By: Samia Hasan
One question I always get from any millennial I meet is how to ace the resume, and I always answer this question by asking another question: do you know what the purpose of the resume is? The answers I typically get are: to get a job; to showcase my skills; to present myself; to apply for the job at hand, and so on. As is the case with almost everything in life, not knowing the purpose of doing something takes you further away from acing it. So, here’s the deal. The resume is a tool with one specific purpose: to win an interview. Think of it as purely an advertisement to make it to the interview; nothing more, nothing less.
You may ask, "why?" 40% of a hiring decision is based on personality. And there’s only so much personality your resume can project. You’ve got to get to the interview to impress the manager with that X-factor and hit the home run.
[Related: The New Resume Rules]
You would be surprised to know how much people undersell themselves in a resume. Some common pitfalls of understating or under-representing your skills and experience that I’ve come across are:
- Listing down every single job you have taken. From lifting your finger to being a waiter in high school. (ever heard of ‘less is more?')
- Sending the exact same resume to all the potential employers out there (Yes, people still do that.)
- TMI - in fact too much irrelevant information, such as: I love to eat double fudge chocolate brownies and I’m very good at baking them myself using Betty Crocker!
- Sprinkling vague and useless adjectives all over the document – innovative, problem solver, team player, analytical, creative thinker, collaborative etc.
- Copy pasting the entire JD of all your jobs onto the resume. (Well, if I needed to see JDs, I’d go elsewhere; why do I need your resume?)
- Going font size 8 to fit your resume in 2 pages (I can’t tell you how many documents I’ve seen like that, no wonder I wear glasses now.)
If you don’t want to end up with a good for nothing resume that gathers dust on the pile and doesn’t help you land any interview, see below for tips for writing an unbeatable resume:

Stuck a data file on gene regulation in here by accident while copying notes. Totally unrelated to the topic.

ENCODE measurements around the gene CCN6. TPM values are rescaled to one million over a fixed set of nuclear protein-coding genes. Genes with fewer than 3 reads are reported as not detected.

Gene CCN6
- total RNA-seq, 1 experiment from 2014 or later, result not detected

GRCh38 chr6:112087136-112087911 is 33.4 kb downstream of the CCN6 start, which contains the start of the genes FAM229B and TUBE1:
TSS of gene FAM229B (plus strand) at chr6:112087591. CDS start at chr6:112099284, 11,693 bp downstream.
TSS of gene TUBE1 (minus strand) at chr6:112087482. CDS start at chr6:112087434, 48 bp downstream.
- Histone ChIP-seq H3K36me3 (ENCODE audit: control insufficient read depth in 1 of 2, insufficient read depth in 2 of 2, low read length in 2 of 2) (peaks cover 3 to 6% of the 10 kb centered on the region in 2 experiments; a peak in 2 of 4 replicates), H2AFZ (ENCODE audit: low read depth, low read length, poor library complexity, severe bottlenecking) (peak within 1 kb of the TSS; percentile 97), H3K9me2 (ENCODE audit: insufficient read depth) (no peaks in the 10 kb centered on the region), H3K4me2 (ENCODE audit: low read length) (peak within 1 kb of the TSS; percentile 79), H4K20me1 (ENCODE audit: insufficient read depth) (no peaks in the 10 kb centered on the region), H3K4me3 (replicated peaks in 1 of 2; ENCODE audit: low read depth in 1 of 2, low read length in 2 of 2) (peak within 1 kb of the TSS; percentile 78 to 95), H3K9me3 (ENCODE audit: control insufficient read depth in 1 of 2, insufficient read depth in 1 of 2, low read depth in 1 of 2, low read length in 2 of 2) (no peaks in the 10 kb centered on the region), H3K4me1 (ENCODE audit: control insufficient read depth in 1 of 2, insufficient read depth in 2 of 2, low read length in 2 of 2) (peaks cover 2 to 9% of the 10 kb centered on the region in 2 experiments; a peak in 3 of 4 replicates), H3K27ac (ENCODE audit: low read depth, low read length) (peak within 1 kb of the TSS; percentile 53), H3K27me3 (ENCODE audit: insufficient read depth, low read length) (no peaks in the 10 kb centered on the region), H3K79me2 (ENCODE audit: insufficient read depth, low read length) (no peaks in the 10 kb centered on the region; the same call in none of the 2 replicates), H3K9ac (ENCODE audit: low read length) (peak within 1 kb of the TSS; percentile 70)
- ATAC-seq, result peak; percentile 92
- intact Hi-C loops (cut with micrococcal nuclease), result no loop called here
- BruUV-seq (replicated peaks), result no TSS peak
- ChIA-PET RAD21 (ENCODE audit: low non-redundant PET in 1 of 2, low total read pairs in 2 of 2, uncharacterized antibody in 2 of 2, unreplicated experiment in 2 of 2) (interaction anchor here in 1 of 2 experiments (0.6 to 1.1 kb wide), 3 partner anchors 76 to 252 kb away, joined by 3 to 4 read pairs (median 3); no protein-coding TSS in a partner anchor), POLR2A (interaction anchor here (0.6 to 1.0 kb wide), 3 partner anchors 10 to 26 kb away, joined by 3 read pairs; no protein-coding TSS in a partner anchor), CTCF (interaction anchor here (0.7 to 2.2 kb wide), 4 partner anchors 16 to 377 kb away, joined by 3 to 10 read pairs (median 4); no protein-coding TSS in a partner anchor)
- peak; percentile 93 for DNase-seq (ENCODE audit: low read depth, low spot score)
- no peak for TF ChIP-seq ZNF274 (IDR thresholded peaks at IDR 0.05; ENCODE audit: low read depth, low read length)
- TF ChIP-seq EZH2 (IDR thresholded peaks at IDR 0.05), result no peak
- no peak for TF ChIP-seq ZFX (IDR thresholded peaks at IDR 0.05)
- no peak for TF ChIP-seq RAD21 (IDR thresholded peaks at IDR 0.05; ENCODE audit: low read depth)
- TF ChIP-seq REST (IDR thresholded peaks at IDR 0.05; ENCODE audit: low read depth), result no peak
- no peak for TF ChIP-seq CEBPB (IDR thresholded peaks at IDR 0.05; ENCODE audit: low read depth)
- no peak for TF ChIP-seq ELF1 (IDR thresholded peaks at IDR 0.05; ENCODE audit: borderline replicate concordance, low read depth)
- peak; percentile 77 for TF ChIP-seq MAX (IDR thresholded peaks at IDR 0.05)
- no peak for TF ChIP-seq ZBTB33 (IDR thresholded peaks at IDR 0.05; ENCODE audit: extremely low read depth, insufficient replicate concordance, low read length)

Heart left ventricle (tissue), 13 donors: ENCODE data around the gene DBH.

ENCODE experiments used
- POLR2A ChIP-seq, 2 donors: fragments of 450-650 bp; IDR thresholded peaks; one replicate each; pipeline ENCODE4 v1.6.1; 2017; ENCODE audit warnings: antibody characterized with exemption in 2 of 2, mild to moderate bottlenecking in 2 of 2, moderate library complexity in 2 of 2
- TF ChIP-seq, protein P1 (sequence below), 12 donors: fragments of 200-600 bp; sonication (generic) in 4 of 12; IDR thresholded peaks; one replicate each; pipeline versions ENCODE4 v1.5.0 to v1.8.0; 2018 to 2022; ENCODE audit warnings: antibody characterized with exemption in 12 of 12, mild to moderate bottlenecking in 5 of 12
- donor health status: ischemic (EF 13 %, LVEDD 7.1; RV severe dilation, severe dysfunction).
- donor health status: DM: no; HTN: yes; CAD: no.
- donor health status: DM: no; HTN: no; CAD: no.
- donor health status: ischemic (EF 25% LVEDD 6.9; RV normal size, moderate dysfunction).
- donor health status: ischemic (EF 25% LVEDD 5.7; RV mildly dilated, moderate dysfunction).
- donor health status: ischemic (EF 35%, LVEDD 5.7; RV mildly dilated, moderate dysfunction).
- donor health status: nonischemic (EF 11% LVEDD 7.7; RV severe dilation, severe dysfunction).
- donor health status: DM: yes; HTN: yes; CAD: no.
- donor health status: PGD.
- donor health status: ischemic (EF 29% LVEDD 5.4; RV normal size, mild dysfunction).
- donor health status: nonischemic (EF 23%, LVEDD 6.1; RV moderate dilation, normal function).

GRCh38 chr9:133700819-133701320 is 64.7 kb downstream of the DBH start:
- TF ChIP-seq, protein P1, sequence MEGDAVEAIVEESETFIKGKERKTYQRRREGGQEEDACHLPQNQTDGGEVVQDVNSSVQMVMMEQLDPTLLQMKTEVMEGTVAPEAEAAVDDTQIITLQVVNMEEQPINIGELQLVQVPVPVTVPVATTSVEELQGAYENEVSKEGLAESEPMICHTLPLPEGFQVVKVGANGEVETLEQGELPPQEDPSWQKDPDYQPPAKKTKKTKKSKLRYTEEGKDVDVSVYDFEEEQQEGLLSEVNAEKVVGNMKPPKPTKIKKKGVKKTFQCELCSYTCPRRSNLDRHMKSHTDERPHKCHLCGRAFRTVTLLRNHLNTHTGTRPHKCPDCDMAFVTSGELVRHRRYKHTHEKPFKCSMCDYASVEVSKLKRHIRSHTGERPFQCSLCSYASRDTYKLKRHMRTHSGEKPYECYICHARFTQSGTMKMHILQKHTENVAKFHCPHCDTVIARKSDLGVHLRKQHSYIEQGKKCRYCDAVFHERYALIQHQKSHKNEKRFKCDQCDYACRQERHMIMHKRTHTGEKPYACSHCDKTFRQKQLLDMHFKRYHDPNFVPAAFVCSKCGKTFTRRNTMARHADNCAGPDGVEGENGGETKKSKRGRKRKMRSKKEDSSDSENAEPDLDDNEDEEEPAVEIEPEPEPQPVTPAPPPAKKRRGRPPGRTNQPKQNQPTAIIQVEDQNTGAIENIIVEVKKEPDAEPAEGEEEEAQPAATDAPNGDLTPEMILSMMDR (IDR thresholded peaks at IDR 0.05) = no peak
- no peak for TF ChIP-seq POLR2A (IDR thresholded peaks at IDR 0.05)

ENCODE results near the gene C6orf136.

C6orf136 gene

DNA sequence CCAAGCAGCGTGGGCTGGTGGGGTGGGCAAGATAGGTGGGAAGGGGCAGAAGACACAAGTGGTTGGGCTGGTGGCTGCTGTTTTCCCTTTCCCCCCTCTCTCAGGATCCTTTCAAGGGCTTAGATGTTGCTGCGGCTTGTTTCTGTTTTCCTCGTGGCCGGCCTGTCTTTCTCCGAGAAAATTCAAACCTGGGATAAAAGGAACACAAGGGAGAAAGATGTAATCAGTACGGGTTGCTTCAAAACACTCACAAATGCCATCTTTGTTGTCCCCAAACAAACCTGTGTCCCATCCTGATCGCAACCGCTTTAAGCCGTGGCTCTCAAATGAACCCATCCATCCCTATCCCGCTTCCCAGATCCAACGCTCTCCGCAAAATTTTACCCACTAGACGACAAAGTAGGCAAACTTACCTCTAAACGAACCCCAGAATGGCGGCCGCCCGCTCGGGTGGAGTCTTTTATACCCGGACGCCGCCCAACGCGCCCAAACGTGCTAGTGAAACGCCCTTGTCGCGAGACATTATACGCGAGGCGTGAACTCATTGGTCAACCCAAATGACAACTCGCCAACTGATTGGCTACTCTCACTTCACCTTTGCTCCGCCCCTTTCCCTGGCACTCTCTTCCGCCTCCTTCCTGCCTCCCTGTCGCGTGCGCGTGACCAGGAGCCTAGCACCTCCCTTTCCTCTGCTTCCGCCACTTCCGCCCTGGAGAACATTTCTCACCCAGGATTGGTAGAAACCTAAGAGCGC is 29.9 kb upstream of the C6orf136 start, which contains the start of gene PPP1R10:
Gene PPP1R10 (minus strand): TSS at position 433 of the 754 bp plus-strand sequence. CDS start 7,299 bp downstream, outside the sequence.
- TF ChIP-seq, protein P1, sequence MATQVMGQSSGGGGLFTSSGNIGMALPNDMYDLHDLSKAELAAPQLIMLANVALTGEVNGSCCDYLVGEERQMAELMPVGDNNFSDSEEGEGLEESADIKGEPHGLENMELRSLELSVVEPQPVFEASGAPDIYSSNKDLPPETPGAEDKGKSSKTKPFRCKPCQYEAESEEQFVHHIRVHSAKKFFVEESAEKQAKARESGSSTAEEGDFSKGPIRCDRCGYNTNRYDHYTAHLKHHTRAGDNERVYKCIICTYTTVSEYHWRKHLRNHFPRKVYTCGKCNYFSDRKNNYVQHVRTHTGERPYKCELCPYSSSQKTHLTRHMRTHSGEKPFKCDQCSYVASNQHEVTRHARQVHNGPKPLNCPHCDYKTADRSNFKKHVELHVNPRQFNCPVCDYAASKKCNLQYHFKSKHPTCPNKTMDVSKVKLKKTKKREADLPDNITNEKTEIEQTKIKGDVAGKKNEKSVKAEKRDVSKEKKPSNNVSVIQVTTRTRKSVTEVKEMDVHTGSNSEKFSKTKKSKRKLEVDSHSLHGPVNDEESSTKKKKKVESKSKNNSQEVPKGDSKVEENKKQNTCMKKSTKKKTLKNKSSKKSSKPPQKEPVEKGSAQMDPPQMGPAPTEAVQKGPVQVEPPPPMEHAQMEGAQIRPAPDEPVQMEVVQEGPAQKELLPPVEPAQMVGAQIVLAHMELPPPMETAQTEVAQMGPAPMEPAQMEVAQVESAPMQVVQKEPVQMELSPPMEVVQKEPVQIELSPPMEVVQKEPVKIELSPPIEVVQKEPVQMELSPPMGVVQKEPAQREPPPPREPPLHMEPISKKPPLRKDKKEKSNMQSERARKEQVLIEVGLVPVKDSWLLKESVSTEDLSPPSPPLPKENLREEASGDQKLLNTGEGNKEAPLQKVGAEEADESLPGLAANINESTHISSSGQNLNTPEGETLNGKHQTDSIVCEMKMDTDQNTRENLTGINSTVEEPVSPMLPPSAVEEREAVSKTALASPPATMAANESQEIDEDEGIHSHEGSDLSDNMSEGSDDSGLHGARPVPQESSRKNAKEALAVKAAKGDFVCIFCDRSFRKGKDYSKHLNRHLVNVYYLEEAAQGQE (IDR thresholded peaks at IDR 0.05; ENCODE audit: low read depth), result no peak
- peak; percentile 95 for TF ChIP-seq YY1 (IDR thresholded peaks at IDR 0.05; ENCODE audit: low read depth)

1. Have one resume for each potential employer.
This is by far the most common yet the most lethal mistake that people make — making one standard resume and sending it to all the job openings they can get their hands on. You think it will save you time, but in reality it is counterproductive as it will also greatly decrease the chances of landing an interview. Tailor your resume and cover letter for each employer and each job role. Research the company and the role to work out exactly what skills you should point out to them. They will appreciate the obvious effort, trust me.
It all starts by understanding the job description. All the clues you need are in the job application, so read the details meticulously. Think about how to address the skills they require by matching them with the skills and experience you bring to the party. For example, if the job in question requires someone with additional project management experience, there's nothing stopping you from highlighting your experience with project management – even if it was something you applied at only one project or experienced at university. It will demonstrate the skills you do have and show how they're transferable.